Monday, April 23, 2012

Will We Catch on Fire or Tear Each Other Down?

Dr. Larry R. Hygh, Jr., at the grave of John Wesley
By Dr. Larry R. Hygh, Jr.

A few months ago, I had the opportunity to visit Wesley Chapel and the gravesite of John Wesley in London. I am a lifelong United Methodist and a fifth-generation Methodist. Needless to say, I was excited. I was moved to stand in the very place where Wesley preached, lived, and now rests from his labor.

My roots in Methodism began in rural East Texas. My maternal great-great grandfather, Ned Sampson Culbreth Moon, was a freed slave who migrated from Macon, Georgia, to Ore City, Texas. He became a Methodist, and a portion of that side of my family has been Methodist to this day. He is buried with other ancestors in the cemetery of Cedar Grove United Methodist Church in Ore City.

There are two familiar Wesley quotes that capture the spirit of Methodism for me:
  • "Do all the good you can, by all the means you can, in all the ways you can, in all the places you can, at all the times you can, to all the people you can, as long as ever you can."
  • "Catch on fire with enthusiasm and people will come for miles to watch you burn."
We are days away from the beginning of General Conference 2012 in Tampa, Florida. Lately, I have found myself reflecting on Wesley and what it means to be United Methodist, and particularly how Methodism has shaped and nurtured me.

I grew up in Ebenezer United Methodist Church in Marshall, Texas. It was in Ebenezer (meaning stone of help) where my mother was my first Sunday school teacher. It was at the altar of Ebenezer where I and my nieces and nephew were baptized, where my parents and other family members took their marriage vows for better or worse, and where my family has celebrated the resurrection of those who have joined the Church triumphant.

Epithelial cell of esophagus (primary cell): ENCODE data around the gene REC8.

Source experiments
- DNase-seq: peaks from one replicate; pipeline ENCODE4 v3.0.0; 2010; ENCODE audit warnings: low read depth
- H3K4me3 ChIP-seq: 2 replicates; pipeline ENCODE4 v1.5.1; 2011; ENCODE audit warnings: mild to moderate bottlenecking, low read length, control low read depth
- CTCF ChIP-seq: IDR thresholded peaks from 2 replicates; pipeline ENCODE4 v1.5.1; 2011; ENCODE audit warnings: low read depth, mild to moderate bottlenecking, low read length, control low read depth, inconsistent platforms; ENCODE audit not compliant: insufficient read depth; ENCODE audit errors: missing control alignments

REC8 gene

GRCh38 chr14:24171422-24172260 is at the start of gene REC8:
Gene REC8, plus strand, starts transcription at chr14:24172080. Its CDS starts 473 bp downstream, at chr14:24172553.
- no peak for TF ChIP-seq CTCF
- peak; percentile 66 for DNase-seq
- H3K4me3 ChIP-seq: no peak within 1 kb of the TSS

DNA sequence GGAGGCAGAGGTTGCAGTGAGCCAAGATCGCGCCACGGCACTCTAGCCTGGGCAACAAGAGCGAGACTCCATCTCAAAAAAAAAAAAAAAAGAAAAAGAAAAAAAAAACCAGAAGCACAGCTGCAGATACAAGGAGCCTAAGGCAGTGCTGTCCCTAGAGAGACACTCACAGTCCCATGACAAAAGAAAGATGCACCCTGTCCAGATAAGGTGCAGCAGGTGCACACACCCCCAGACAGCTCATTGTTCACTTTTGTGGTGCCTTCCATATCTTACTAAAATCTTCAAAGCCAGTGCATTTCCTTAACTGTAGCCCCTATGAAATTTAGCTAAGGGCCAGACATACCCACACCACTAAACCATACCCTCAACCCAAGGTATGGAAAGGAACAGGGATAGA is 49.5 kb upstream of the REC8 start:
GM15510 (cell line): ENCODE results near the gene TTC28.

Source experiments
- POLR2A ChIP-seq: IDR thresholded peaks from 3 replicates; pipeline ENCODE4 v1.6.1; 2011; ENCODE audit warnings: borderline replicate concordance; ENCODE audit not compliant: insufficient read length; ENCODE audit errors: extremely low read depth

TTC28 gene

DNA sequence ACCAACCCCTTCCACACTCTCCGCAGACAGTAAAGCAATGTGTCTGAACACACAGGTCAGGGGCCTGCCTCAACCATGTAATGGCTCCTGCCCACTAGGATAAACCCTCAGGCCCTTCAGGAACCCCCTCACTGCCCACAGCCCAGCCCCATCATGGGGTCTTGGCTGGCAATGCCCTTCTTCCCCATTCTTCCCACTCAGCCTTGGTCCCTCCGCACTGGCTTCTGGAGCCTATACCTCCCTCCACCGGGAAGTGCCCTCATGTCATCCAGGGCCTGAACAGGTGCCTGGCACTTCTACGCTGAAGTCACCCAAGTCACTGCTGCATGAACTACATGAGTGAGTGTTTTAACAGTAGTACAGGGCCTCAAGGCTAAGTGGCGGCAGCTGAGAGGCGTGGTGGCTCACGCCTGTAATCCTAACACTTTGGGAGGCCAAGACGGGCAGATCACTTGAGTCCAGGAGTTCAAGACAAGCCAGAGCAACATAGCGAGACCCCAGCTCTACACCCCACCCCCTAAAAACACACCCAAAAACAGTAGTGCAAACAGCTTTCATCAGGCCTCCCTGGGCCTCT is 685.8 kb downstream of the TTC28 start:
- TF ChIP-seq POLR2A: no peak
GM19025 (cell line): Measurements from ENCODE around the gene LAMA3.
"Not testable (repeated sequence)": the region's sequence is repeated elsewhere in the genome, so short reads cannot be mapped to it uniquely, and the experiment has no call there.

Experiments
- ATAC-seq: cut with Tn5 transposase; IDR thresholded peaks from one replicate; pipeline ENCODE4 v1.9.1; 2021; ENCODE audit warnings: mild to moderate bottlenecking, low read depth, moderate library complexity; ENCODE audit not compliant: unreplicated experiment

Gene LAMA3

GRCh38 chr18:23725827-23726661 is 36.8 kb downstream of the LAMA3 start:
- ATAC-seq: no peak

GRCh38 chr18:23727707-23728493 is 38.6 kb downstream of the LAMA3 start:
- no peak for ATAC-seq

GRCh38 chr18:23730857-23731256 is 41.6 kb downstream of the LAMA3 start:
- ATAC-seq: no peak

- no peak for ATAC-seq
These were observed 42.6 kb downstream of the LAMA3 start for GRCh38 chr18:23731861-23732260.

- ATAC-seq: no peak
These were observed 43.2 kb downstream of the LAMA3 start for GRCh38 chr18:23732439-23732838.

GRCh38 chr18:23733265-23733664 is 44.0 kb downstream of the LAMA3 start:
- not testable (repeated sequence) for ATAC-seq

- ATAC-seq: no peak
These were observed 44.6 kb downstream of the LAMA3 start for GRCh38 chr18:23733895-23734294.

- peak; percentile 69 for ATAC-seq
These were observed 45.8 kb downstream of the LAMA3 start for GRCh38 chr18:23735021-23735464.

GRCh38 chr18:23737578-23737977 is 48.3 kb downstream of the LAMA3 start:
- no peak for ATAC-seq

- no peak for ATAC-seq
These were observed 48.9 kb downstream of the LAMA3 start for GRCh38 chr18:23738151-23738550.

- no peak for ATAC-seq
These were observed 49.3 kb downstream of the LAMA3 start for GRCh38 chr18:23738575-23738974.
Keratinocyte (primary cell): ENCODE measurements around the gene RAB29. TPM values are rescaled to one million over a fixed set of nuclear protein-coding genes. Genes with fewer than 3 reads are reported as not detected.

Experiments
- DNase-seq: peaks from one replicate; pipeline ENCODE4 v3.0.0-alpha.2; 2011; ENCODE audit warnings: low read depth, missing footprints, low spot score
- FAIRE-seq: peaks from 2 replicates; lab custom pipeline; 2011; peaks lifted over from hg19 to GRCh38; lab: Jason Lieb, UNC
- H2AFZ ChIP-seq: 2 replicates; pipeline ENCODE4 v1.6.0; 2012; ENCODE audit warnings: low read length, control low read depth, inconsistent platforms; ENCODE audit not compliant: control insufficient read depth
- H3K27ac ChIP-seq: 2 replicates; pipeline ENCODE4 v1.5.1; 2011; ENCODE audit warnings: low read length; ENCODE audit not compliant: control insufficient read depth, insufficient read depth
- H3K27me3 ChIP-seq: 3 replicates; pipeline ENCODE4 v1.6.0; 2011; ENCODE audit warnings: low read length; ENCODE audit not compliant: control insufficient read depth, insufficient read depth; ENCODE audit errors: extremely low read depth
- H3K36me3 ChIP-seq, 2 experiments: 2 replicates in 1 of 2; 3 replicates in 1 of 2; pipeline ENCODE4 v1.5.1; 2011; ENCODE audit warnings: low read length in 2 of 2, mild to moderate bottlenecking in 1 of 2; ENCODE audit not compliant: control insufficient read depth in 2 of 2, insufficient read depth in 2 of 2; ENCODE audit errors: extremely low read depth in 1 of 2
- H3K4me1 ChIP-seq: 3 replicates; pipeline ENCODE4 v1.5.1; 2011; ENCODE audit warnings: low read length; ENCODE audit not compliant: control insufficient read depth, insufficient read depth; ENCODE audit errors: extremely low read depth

At Ebenezer, I was taught at an early age about our United Methodist connectional system and I have always believed in its strength and promise. I am a product of, and have been a beneficiary of, our connectional system. Personally, I have seen what we collectively do together that we could not necessarily do in our local setting.

Since I started at Global Ministries in September 2010, I have had the tremendous opportunity to see our Church live out its global nature. I have traveled with delegations to Sierra Leone and Thailand. In Sierra Leone, I witnessed our efforts to distribute bed nets and eradicate malaria through the Imagine No Malaria campaign.

I visited Kissy Hospital and met the medical director who studied in the United States and returned to his native Sierra Leone to serve. He was a former World Communion Scholar (one of our six Special Sundays). In Thailand, I met our missionaries who are working to start an HIV/AIDS ministry. I met our brothers and sisters who are starting new churches in Southeast Asia, some risking their lives to tell the gospel story.

As United Methodists, we do so much more collectively that we could ever do apart.

As we gather in Tampa, what is the Spirit's movement for those coming behind us? What would John Wesley say about the movement that has turned into an institution? Will we as United Methodists continue to do all the good we can, by all the means we can, in all the ways we can, in all the places we can, at all the times we can, to all the people we can, as long as ever we can?

Will folks gather in Tampa and watch us catch on fire with the Spirit's enthusiasm? Or will they witness us tearing each other down?

I thank God for Wesley, great-great grandpa Ned, and the influence of United Methodism in shaping my life. As we gather in Tampa, I'm reminded of Moses' assurance to Joshua as he becomes his successor: "It is the Lord who goes before you. He will be with you; he will not fail you or forsake you. Do not fear or be dismayed." (Deuteronomy 31:8, NRSV)

Hygh is the Associate General Secretary, Director of Communications, for the General Board of Global Ministries of The United Methodist Church.

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